Nice body, champ! That’s what people will say after you’ve been doing good quality bodyweight workouts for a while. Push ups, pull ups, dips and leg raises are up there with the best bodyweight exercises, however if you want to do them at home then you’re going to need the right piece of equipment. Power towers are popular options for doing bodyweight workouts because they’re relatively cheap and easy to use to get a great upper body and core workout. But, not all power towers are made equal, and if you make a poor choice when you buy one then you’ll simply end up with a hunk of metal that cost you money, time and effort, and which gives nothing back. Hopefully we can help you avoid that.
In this review, we’re taking a detailed look at the Body Champ Power Tower, which has 4 stations including a vertical knee raise (VKR) station. We examine the range of exercises you can do with it, how good the design and materials are, how easy it is to assemble and start using, and the value for money you’ll get from it. However, if you just want the short version, then here it is:
Ok, now let’s get into the detailed review!
Body Champ Power Tower Review
The Body Champ Power Tower is another entry-level bodyweight station that usually sits in the $100 – $200 price range, and is intended for home use by people who want to do standard pushing and pulling bodyweight exercises. In that regard, the Body Champ is not too different from a number of other power towers we’ve reviewed (e.g., Weider Power Tower, Xmark XM-4434, Soozier Fitness Power Tower).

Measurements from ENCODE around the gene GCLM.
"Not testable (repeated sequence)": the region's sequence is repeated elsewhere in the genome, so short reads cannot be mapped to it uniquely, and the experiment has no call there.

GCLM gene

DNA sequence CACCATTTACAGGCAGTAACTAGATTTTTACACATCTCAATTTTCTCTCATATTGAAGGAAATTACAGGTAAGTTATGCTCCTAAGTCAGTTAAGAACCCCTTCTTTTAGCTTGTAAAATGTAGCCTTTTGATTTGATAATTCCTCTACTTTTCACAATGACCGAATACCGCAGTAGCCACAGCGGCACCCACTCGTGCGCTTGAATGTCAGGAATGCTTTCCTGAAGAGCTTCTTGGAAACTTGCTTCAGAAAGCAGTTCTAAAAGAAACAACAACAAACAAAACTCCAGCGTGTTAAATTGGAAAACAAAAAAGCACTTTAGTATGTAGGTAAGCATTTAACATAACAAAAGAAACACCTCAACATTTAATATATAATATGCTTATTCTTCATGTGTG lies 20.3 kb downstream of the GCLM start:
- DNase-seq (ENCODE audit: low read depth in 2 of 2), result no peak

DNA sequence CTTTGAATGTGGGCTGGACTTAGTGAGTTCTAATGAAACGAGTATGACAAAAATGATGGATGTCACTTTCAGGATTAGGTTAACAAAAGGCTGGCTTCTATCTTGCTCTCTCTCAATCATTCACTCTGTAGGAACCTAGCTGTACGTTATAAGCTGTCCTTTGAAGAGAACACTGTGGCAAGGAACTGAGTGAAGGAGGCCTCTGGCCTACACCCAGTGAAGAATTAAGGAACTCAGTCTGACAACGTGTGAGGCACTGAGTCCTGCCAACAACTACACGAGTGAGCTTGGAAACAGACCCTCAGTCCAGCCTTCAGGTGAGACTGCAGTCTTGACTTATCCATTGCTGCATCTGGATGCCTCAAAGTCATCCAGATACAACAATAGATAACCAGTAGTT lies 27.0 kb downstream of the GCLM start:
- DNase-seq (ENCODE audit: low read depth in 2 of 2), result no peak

And like those other power towers, the Body Champ Power Tower requires quite a lot of space to use comfortably. It’s footprint is approximately 46.5 inches wide (3’10 ft; 118 cm), 58 inches long (4’10 ft; 147 cm) and 83 inches tall (6’11 ft; 210 cm). As such, you’ll need a fair amount of room in which to assemble and use it.
Body Champ 4-Station Power Tower
|Range of exercises|
|Design and quality|
|Ease of assembly|
|Ease of use|
|Value for money|
Range of exercises
The Body Champ Power Tower has 4 stations, which offers a really good range of exercises as far as home power towers go. You’ll have everything you need for a good core and upper body workout. Here are the main exercises you can do on the Body Champ, and the muscles they’ll work:
Pull-ups / chin-ups
The pull up bar allows for a variety of pull ups and chin ups, and all of them will primarily work your latissimus dorsi (lats) and biceps and, to a lesser extent, your trapezius, posterior deltoids, abdominals, and pectoralis muscles (pecs). Varying the width of your grip between wide and narrow on the pull up bar will change which muscles are most worked (for example, narrow-grip pull ups work the upper part of the lats more intensely than wide-grip pull ups). The pull up bar can also be used to do hanging leg raises, which are good for an intense abdominal workout.